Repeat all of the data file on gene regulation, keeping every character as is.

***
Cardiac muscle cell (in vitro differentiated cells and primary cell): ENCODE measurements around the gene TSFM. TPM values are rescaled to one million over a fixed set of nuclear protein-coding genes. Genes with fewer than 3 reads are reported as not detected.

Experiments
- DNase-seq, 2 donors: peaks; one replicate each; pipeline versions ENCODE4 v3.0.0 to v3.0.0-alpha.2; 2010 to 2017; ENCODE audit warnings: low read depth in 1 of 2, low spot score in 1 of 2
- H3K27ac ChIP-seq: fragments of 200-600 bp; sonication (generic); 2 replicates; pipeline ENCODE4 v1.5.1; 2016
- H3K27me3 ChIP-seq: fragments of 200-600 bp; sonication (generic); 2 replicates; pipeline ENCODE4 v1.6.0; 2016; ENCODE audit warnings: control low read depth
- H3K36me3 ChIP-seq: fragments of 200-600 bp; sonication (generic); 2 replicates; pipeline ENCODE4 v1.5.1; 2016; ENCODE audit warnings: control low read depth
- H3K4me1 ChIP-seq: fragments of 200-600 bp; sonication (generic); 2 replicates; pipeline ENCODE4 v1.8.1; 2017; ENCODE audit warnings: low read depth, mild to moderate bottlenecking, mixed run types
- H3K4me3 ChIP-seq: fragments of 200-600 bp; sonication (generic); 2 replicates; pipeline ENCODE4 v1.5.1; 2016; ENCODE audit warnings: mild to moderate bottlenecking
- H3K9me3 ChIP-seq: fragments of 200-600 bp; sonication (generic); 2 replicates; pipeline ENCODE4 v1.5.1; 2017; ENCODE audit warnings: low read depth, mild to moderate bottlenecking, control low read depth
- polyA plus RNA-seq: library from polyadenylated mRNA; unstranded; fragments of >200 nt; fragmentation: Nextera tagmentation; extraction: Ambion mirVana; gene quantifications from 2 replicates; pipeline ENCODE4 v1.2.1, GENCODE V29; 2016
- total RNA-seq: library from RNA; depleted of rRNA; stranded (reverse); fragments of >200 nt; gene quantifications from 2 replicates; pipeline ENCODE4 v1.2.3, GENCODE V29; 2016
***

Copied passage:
Cardiac muscle cell (in vitro differentiated cells and primary cell): ENCODE measurements around the gene TSFM. TPM values are rescaled to one million over a fixed set of nuclear protein-coding genes. Genes with fewer than 3 reads are reported as not detected.

Experiments
- DNase-seq, 2 donors: peaks; one replicate each; pipeline versions ENCODE4 v3.0.0 to v3.0.0-alpha.2; 2010 to 2017; ENCODE audit warnings: low read depth in 1 of 2, low spot score in 1 of 2
- H3K27ac ChIP-seq: fragments of 200-600 bp; sonication (generic); 2 replicates; pipeline ENCODE4 v1.5.1; 2016
- H3K27me3 ChIP-seq: fragments of 200-600 bp; sonication (generic); 2 replicates; pipeline ENCODE4 v1.6.0; 2016; ENCODE audit warnings: control low read depth
- H3K36me3 ChIP-seq: fragments of 200-600 bp; sonication (generic); 2 replicates; pipeline ENCODE4 v1.5.1; 2016; ENCODE audit warnings: control low read depth
- H3K4me1 ChIP-seq: fragments of 200-600 bp; sonication (generic); 2 replicates; pipeline ENCODE4 v1.8.1; 2017; ENCODE audit warnings: low read depth, mild to moderate bottlenecking, mixed run types
- H3K4me3 ChIP-seq: fragments of 200-600 bp; sonication (generic); 2 replicates; pipeline ENCODE4 v1.5.1; 2016; ENCODE audit warnings: mild to moderate bottlenecking
- H3K9me3 ChIP-seq: fragments of 200-600 bp; sonication (generic); 2 replicates; pipeline ENCODE4 v1.5.1; 2017; ENCODE audit warnings: low read depth, mild to moderate bottlenecking, control low read depth
- polyA plus RNA-seq: library from polyadenylated mRNA; unstranded; fragments of >200 nt; fragmentation: Nextera tagmentation; extraction: Ambion mirVana; gene quantifications from 2 replicates; pipeline ENCODE4 v1.2.1, GENCODE V29; 2016
- total RNA-seq: library from RNA; depleted of rRNA; stranded (reverse); fragments of >200 nt; gene quantifications from 2 replicates; pipeline ENCODE4 v1.2.3, GENCODE V29; 2016